Contemplating going under the knife but wondering if your 58-year-old face will truly emerge looking like that of a 40-year-old? According to a new study, it won't. A group of plastic surgeons set out to find an "objective measure" for their patients by asking 40 medical students to guess the ages of cosmetic surgery patients, ages 45 to 72, in before-and-after photos. On average, the patients shed 7.2 years from their face, but that number was dependent on just how much work they had done.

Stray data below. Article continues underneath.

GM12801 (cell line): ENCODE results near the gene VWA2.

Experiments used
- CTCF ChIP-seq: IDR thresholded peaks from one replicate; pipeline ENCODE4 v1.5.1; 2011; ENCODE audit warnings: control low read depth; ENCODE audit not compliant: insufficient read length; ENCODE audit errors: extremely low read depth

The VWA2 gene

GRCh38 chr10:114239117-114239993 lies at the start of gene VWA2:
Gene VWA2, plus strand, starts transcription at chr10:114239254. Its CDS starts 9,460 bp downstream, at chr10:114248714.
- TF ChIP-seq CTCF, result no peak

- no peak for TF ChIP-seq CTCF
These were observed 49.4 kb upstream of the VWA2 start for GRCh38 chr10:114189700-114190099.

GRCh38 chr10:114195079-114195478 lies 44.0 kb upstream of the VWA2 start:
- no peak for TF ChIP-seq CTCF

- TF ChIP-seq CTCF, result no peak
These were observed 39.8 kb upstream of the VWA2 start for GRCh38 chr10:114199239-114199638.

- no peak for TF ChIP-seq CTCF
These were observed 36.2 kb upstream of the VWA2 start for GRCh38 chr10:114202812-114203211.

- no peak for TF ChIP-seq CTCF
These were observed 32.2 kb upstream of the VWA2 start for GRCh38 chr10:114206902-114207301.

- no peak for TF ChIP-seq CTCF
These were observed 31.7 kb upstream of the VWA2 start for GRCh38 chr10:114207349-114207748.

A facelift and necklift wiped 5.7 years away; those who also got their eyelids done eliminated nearly another two years. Tack on a fourth procedure—a forehead lift—and the grand total came to about 8.4 years. Time adds one asterisk to the findings: All the photos were of patients of a single surgeon (who also happens to be one of the study's co-authors). Results could vary under someone else's knife, but the lead author says the results are still useful: "Nothing we do is magical. We do certainly get 60-year-old patients who want to look 40, and this will help us when we discuss expectations."